As Brexit starts to pick up steam in the coming year, the the impact on banks and the payment processing industry remain to be seen and will likely be far reaching.
The alternative payment industry stands to be a victim of the separation for some of the same reasons as more traditional banks and payment processors, yet they also face additional complications that are unique to their industry.
Many banks were headquartered in London and other parts of Britain to take advantage of both the common language shared with the U.S. and the access that passporting of agreements provided to financial institutions operating in the EU.
This was the same for the alternative payments industry and the companies innovating for it. Britain became the most popular financial technology hub on the planet. The EU agreement provided alternative payment companies with cross border access to markets across Europe, and made payment processing cost effective and relatively easy, something that may disappear after the separation.
Prior to the Brexit vote, member countries from the EU were working on a revised Payment Services Directive, known as PSD2. PSD2 looks to set policies defining how financial technology companies and software developers may access data and funds from bank accounts. The UK was one of the member countries involved in defining the details of the directive. While France and Germany looked to have stricter guidelines, the UK encouraged moderation.
Following their exit from the EU, Britain would no longer sit at the table for PSD2 deliberations. If that is the case, all signs point to greater regulation and difficulties in meeting the EU guidelines for technology. By extension, this would make it more difficult, and more costly, for alternative payments companies to operate in the EU.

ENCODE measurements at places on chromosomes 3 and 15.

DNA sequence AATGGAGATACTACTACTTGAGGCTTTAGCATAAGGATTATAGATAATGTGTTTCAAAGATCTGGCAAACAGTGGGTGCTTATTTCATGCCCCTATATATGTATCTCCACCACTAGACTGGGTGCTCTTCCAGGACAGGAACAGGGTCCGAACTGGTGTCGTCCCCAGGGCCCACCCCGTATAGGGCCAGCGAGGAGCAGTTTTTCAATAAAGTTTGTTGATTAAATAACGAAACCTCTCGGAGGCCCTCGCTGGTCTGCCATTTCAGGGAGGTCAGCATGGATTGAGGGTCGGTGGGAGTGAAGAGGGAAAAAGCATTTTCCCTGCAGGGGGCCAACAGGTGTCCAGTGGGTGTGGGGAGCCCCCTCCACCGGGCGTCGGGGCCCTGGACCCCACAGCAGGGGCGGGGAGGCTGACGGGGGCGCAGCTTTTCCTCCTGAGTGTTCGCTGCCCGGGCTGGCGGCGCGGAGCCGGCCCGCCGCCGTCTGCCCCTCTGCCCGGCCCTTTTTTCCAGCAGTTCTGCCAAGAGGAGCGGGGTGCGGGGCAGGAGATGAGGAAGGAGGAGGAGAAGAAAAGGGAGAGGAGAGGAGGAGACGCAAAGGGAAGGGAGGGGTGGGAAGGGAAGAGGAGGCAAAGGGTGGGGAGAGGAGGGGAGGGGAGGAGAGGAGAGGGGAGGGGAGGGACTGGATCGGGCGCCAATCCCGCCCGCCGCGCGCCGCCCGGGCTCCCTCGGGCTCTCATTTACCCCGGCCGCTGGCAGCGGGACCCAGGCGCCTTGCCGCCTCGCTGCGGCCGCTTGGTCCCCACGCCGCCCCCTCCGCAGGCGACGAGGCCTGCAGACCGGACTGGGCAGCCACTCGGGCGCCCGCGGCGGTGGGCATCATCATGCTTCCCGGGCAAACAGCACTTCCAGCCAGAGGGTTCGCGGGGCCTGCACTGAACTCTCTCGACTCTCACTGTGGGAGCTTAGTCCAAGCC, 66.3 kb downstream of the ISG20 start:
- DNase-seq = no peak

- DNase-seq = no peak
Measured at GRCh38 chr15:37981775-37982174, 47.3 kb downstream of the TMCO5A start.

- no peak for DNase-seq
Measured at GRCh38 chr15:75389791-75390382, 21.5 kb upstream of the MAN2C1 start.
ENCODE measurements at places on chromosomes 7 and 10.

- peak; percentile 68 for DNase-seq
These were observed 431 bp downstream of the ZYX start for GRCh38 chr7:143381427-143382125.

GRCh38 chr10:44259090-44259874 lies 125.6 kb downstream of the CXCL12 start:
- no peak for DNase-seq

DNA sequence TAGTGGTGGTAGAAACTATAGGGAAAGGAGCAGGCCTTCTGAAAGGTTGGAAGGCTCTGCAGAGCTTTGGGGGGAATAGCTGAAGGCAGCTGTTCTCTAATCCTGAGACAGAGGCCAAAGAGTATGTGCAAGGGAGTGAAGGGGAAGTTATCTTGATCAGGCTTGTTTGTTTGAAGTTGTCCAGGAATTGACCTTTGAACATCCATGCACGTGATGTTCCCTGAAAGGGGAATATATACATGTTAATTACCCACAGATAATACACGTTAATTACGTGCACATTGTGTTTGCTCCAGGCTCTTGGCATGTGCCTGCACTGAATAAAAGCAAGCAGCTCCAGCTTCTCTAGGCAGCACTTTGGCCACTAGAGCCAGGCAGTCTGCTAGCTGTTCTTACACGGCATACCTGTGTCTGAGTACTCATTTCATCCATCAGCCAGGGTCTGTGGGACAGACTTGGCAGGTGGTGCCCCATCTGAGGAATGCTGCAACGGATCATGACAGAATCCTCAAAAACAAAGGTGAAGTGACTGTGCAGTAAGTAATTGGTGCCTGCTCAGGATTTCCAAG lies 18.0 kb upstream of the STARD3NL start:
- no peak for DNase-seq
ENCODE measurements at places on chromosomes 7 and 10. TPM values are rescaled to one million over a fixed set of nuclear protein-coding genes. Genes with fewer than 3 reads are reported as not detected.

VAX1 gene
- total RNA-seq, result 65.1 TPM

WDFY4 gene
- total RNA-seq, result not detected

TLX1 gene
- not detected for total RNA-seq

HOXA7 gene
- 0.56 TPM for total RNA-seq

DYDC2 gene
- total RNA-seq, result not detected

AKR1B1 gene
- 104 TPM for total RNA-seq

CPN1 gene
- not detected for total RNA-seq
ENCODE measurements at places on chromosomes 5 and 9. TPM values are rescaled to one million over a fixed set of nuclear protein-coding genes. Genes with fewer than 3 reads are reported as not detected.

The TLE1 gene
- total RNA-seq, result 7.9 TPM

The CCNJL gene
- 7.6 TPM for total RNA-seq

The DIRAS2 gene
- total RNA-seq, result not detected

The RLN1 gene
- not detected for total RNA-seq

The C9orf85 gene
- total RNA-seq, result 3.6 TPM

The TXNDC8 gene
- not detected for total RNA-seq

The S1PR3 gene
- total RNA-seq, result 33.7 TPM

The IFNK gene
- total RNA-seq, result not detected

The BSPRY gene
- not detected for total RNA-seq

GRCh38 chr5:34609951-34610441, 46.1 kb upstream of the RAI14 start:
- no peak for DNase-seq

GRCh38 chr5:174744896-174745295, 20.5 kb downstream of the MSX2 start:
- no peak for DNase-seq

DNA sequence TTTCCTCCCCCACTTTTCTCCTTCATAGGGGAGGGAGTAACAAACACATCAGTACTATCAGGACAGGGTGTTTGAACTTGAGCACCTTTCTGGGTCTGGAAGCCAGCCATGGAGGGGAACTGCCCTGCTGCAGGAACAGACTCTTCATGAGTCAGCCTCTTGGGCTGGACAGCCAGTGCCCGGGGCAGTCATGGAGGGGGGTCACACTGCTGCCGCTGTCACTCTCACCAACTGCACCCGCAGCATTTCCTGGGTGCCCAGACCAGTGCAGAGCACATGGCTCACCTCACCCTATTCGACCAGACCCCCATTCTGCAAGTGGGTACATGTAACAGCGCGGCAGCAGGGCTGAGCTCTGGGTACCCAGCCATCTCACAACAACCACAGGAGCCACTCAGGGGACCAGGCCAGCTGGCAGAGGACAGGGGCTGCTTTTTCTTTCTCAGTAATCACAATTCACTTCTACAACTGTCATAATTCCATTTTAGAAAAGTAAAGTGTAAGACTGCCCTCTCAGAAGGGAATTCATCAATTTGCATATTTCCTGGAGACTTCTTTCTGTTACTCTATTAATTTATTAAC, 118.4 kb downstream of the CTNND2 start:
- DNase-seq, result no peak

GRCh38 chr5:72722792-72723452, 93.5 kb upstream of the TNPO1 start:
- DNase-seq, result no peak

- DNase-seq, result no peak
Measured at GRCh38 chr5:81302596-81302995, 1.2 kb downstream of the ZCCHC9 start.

Faced with multiple policies for accessing funds, financial technology companies will be faced with choosing between Britain or the EU, or serving both at the expense of time and effort, to meet multiple regulations.
By positioning themselves in Britain while it was part of the EU, financial technology companies benefitted from more than just passporting of licenses. Thanks to work agreements, they were able to access and recruit top talent from across the European Union. As a result, they enjoyed significant growth and innovation in their space.
However, the separation from the EU also removes access to a huge population of creative and talented resources. With a reduced candidate pool to choose from, financial technology companies will be fighting to recruit and retain the best candidates in Britain, or lose bright and innovative British resources when they move their offices back to continental Europe.
We have yet to see when Britain will formally invoke Article 50 and announce their departure from the EU, and what agreements will be made during the two year transition period that follows. However, one thing is certain, once the clock begins ticking, the aftershock will be felt throughout the entire alternative payments industry as companies confront the implications for their own businesses and for the customers they serve.
First appeared at PS